What have you heard from businesses? You’re obviously in town for the Jobs Fair here in Alice Springs. But what have you heard on the road with other businesses across the country that’s probably a similar story that you have heard here in town?

LUKE HOWARTH:

Well, I’ve heard that they’ve just– they’ve, advertising jobs and can’t get workers - that’s the absolute reality of it, not just here in Alice Springs but in other parts of the country, even in the cities - there’s more jobs than workers applying at the moment. So, today in Alice Springs, we’ve got over 600 jobs on offer, but at the moment, there’s only about 100 people registered to attend. Now, I do know that a lot of people will turn up on the day. And please, come in, you’re welcome to come today at the Convention Centre at Barrett Drive, Alice Springs. 

So, I suspect we’ll get a couple of hundred people through the door. But if that's the case for every one person that walks through, there's three jobs on offer. And so, it is a good problem to have - it's better than having the opposite problem of more job seekers and not enough jobs - but that's why it's really important to push that today you can change your life, no matter what your past, no matter what difficulties you've had in the past. 

And I think today, businesses are looking for locals that can connect. So, there's a lot of people that live in Alice Springs that have been here all their life that know many of the local people. And that's a big advantage for business owners, if they can bring their network, a new employee to that business to use their services to buy their products. So, I'd say to business owners as well: look outside the square, invest in training. There's obviously a lot of incentives from the Australian Government with wage subsidies for young people, people with disability, Aboriginal and Torres Strait Islander people. So, there's, there’s great opportunities for business, but also people looking for work right now.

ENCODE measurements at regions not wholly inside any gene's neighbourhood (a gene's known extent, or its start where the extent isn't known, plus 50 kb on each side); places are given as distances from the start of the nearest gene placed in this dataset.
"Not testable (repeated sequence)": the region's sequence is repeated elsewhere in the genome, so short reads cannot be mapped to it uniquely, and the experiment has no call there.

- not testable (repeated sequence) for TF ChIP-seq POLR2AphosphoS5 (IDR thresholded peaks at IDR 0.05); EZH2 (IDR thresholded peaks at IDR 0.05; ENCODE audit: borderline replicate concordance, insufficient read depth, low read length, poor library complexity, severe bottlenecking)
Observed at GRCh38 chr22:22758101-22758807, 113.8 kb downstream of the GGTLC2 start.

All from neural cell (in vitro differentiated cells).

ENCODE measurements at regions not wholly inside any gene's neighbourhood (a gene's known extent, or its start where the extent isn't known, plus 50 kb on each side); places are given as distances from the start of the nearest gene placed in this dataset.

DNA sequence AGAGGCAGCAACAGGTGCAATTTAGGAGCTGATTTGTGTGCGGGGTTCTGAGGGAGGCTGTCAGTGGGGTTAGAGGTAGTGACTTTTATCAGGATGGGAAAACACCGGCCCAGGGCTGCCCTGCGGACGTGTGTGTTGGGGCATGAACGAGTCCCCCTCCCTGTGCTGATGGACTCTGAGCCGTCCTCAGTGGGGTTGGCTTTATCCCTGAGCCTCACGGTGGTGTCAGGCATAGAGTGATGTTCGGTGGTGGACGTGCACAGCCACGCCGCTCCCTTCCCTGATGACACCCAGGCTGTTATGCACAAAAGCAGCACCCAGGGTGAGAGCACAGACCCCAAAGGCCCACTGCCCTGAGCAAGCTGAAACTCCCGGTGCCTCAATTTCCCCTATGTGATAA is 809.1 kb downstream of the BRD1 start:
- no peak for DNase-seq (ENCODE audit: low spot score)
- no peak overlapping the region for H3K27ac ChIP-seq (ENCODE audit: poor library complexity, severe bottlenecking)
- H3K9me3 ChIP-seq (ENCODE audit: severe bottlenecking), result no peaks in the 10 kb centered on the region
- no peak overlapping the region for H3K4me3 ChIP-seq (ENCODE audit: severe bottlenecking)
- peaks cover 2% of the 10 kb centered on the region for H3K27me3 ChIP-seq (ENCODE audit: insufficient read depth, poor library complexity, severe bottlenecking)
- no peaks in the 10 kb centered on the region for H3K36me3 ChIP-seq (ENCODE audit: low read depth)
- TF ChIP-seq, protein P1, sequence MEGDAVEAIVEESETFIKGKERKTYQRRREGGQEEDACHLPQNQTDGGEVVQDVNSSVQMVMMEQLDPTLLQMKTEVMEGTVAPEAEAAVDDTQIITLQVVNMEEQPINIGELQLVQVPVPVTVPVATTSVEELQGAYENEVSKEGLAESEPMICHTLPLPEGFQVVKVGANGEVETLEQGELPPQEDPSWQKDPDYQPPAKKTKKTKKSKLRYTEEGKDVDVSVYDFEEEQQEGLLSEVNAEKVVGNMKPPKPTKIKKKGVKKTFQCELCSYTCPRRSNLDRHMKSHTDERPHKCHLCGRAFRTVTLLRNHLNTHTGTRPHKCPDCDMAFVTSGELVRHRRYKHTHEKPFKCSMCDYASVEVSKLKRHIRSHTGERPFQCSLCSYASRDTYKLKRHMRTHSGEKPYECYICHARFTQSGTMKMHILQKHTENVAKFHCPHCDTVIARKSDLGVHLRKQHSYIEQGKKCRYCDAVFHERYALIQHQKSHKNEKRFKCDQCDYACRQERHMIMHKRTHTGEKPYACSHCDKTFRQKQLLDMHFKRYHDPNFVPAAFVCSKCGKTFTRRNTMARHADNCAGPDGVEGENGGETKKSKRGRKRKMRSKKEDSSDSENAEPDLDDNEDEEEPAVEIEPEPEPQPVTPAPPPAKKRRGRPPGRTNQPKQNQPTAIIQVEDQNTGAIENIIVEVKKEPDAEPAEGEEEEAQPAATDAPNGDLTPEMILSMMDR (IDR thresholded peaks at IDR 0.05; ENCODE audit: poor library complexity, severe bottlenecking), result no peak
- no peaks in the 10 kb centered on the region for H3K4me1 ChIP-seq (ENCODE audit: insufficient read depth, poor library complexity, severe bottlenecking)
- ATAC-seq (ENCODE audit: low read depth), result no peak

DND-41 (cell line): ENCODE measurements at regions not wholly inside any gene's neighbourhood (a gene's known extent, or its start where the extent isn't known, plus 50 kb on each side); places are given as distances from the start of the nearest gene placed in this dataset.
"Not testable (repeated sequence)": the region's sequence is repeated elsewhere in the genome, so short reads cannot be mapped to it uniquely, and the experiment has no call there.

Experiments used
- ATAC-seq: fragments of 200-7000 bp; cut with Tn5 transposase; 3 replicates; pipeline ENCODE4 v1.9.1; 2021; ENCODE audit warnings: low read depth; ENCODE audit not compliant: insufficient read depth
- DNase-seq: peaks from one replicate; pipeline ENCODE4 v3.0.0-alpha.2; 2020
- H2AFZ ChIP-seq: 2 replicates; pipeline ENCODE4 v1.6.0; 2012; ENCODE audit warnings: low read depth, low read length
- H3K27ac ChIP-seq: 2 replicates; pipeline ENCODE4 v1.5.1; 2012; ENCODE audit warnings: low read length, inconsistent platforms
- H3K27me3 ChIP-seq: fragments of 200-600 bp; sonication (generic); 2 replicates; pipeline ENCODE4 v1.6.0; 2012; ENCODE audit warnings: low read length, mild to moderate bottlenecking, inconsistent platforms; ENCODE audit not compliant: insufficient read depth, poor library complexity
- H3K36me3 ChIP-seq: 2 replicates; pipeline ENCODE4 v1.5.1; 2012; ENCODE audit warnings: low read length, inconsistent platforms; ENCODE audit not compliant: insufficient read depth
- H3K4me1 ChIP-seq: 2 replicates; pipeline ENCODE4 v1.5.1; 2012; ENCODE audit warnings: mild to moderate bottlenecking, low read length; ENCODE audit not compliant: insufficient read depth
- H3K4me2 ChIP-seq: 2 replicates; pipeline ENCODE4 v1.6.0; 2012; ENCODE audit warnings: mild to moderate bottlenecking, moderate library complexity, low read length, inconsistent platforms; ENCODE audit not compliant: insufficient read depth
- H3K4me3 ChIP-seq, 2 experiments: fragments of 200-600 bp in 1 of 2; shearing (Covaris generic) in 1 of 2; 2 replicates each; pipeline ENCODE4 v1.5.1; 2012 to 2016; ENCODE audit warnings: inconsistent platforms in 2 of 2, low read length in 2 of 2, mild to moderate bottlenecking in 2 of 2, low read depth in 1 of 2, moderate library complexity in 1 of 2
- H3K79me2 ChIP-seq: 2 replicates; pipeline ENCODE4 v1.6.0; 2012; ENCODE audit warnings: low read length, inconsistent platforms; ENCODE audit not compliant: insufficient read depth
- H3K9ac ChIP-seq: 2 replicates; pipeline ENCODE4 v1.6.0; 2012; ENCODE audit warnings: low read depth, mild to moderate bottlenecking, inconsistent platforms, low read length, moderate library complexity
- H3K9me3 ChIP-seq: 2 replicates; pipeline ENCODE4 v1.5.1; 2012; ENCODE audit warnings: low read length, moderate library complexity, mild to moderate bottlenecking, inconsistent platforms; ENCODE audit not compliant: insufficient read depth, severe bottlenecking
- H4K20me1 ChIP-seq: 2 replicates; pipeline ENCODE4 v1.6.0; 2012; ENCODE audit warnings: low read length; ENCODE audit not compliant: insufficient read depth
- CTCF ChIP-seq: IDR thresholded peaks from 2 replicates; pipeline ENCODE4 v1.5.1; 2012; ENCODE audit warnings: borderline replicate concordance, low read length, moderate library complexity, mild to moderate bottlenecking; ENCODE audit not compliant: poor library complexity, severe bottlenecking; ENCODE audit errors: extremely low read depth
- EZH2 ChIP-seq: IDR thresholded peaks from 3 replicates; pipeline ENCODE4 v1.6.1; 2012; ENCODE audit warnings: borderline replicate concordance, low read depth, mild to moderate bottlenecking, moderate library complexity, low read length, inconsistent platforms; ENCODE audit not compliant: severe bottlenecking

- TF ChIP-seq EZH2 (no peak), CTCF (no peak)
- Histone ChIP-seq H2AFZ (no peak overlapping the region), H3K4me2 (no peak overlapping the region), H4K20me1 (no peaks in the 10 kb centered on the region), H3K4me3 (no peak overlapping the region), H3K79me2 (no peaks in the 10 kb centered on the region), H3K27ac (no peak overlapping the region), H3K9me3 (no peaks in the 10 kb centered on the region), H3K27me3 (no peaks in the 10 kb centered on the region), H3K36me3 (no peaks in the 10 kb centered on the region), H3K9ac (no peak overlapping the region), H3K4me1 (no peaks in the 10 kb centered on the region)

JUSTIN FENWICK:

That was going to be my next question, was Aboriginal and Torres Strait Islander people. How do they fit into this equation? 
 

LUKE HOWARTH:

Well, I think first of all, businesses need to make sure that they give Aboriginal and Torres Strait Islander people a go, right? So, they- if, perhaps, you know, hire people that are Aboriginal. I've met a lot of people yesterday down at the Federal Government's Transition to Work provider here in Alice Springs, and I could see - I met a young man, who was Aboriginal, that hadn't work for several years, and he's now got a job as a chef. And he's earning $1000 week, probably about 52 grand a year, 800 in the hand after tax, so well over double what you'd normally receive on JobSeeker. 

There's opportunities with the Australian Government's first home super saver scheme, the Salary Sacrifice, 200 a week, put 10 grand a year into that. That can't be touched, it's taken out by the employer, and they're still left with 600 in the hand - over double what you'd get on JobSeeker. So- But also to the businesses give Aboriginal people a go. And not just Aboriginal people, but maybe people with disability, people that have been unemployed for long term. We have job shortages. 

Now is the time to invest in those Australians and help change their lives. And as the Assistant Minister for Youth and Employment Services who has run a small business before I came in - I ran a pest control business before coming into Parliament with 20 staff - if you invest in your staff, they'll return the favour. And I'd say to business owners too, you know, mentor people, particularly in your local community, give them hope. And if you can do that, that's a great thing that you can do in life. 

 

STEWART BRASH:

That is Luke Howarth, the Assistant Minister for Youth and Employment Services, speaking there to Justin Fenwick. Yes. So, there were 600 positions, 100 people registered, 100 young people, I'd imagine, mostly. 

ENDS